Air India is expected to continue its focus on strengthening its network to the Americas in the coming months. Pankaj Srivastav, Commercial Director, Air India suggested that the national carrier was “actively scouting” for new destinations, with Los Angeles, Dallas and Houston on top of the list. For the uninitiated, Air India already connects five destinations in the USA.
Speaking of the European market, Pankaj Srivastav argued that the airline was already flying non-stop to 11 destinations in the continent, connecting most major hubs in the region. “We have direct flights as well as connecting flights through our network with Star Alliance and cover entire Europe, so there is little scope for any more direct flights,” he said. He, however, added that the airline was “open to flying to new destinations depending on profitability and route viability.”
With the government’s focus on improving air-connectivity to Tel Aviv, the airline would be flying non-stop thrice a week from Delhi. He clarified that the flight would be point-to-point and expressed hope that the move would drive people-to-people connect between India and Israel.
The Air India management has taken several steps to improve efficiency and bring more synergy to operations, Pankaj Srivastav asserted. Making a specific mention of steps such as hiving-off ground handling and engineering units which had resulted in a “huge reduction” in aircraft to employee ratio – it has come down to 1:110 – and developing a strong low cost airline in Air India Express with specific focus on Gulf operations, Pankaj Srivastav shared that these steps had shown a positive impact on operations and efficiency of the national carrier. He also noted that “domestic schedules were harmonized” with International operations for operational efficiency.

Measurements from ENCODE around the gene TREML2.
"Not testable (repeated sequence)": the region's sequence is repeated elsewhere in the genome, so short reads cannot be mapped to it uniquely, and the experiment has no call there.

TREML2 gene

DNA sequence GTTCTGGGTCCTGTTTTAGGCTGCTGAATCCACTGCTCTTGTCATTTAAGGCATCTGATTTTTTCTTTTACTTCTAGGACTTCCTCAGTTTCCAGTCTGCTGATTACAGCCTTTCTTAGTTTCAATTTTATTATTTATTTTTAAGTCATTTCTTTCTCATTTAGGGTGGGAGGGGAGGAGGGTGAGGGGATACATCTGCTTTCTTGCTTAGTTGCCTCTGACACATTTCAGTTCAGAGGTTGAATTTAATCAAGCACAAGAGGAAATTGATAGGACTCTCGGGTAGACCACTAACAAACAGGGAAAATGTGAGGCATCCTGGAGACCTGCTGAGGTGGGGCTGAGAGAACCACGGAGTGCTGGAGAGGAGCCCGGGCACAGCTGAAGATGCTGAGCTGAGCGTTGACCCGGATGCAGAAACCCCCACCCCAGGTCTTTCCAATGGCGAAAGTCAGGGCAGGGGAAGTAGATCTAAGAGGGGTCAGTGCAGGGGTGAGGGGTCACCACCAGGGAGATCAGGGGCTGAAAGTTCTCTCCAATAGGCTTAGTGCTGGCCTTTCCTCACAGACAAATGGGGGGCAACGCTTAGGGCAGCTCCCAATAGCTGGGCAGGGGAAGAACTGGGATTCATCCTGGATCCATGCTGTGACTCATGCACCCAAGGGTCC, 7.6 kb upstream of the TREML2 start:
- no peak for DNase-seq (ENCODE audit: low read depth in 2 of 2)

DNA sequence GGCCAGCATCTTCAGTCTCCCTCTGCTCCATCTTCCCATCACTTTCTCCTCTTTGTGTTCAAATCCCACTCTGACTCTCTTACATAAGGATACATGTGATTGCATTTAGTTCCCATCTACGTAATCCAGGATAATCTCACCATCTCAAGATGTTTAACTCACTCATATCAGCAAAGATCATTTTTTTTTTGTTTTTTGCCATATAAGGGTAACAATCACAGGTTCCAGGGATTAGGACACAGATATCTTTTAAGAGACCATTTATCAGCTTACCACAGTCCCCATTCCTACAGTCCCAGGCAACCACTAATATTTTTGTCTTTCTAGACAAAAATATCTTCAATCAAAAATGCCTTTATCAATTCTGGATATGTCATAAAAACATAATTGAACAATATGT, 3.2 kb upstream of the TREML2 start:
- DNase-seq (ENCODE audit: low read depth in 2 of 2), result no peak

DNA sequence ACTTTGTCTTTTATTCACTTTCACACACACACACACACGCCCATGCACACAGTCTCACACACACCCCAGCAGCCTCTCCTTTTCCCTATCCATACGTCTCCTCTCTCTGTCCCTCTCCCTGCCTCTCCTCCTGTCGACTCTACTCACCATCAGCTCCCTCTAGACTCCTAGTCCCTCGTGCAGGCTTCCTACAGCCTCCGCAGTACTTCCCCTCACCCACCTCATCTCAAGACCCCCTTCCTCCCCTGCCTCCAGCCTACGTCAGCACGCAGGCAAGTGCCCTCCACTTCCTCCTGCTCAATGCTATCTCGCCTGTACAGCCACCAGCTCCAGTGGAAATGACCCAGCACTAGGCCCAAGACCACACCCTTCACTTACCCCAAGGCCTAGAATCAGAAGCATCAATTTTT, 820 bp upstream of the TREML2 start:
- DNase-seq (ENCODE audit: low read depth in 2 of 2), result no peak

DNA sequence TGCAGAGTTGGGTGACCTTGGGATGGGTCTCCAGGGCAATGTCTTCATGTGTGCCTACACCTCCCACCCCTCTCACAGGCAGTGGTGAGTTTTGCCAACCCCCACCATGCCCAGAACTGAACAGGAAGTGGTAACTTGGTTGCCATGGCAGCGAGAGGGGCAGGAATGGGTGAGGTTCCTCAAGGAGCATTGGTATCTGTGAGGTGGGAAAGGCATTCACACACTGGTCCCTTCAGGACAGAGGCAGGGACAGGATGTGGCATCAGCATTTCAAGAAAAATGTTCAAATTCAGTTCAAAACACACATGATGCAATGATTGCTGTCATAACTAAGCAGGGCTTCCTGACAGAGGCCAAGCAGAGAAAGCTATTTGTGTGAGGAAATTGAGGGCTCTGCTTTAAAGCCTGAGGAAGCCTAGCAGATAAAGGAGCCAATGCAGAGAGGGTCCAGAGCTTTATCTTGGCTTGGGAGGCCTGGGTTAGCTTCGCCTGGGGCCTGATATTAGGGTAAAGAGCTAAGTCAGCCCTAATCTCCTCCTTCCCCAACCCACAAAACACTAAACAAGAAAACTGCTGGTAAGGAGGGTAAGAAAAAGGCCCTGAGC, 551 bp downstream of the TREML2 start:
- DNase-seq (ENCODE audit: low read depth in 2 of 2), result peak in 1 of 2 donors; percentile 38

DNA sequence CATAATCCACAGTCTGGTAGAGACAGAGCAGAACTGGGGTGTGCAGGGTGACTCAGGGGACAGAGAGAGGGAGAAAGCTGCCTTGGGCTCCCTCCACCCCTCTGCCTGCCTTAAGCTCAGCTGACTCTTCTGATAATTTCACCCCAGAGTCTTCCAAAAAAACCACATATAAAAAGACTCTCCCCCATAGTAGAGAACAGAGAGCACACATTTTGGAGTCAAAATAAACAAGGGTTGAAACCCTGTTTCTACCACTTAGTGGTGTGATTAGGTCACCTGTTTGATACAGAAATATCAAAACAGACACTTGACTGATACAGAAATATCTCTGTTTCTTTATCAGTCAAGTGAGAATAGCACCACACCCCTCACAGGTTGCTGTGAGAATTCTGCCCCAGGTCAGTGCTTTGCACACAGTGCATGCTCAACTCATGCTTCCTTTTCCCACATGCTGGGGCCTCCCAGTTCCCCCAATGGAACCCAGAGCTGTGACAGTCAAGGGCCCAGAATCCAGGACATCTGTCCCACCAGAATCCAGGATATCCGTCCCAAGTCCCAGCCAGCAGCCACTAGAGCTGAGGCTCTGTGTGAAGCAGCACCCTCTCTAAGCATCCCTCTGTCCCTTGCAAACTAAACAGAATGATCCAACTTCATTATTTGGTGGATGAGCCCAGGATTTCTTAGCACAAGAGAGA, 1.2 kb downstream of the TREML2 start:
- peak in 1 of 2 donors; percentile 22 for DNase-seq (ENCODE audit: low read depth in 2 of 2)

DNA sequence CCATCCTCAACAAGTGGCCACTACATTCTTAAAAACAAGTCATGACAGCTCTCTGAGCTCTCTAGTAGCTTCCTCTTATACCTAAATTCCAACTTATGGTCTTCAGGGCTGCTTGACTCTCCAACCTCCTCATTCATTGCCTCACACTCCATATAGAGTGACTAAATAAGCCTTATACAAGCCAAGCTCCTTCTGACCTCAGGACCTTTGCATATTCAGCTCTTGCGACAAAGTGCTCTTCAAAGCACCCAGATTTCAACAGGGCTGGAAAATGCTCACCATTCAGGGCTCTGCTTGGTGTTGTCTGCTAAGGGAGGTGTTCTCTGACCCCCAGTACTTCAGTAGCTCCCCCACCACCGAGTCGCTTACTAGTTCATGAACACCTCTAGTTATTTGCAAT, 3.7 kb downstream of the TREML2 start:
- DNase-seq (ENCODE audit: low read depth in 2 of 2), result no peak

Sharing his insights on regional connectivity and Air India’s role there in, the commercial director believed that “it was a matter of great importance for the country” and the government was trying hard to develop requisite airport infrastructure. He suggested that given the time taken to develop any airport – it usually takes at least 4-5 years for any new airport to become operational from its inception – it was important for carriers to “look inwards” and scout for tier-2 and tier-3 cities, thereby creating new markets and driving demand. “That is what precisely seems to be working for a number of airlines,” Pankaj Srivastav added.
He noted that Air India’s domestic operations in new routes such as Amritsar to Nanded Saheb and Shiridi to Mumbai were being “very well received” by flyers. Buoyed by the positive response in the domestic circuits, Alliance Air is expected to remain focussed on driving regional connectivity and tier-3 cities are likely to be the main point of connect.
Commenting on the government’s decision to increase airport capacity to five times from the existing numbers by 2030, Pankaj Srivastav was of the view that while the effort was going to take time, “ it was an effort in the right direction.”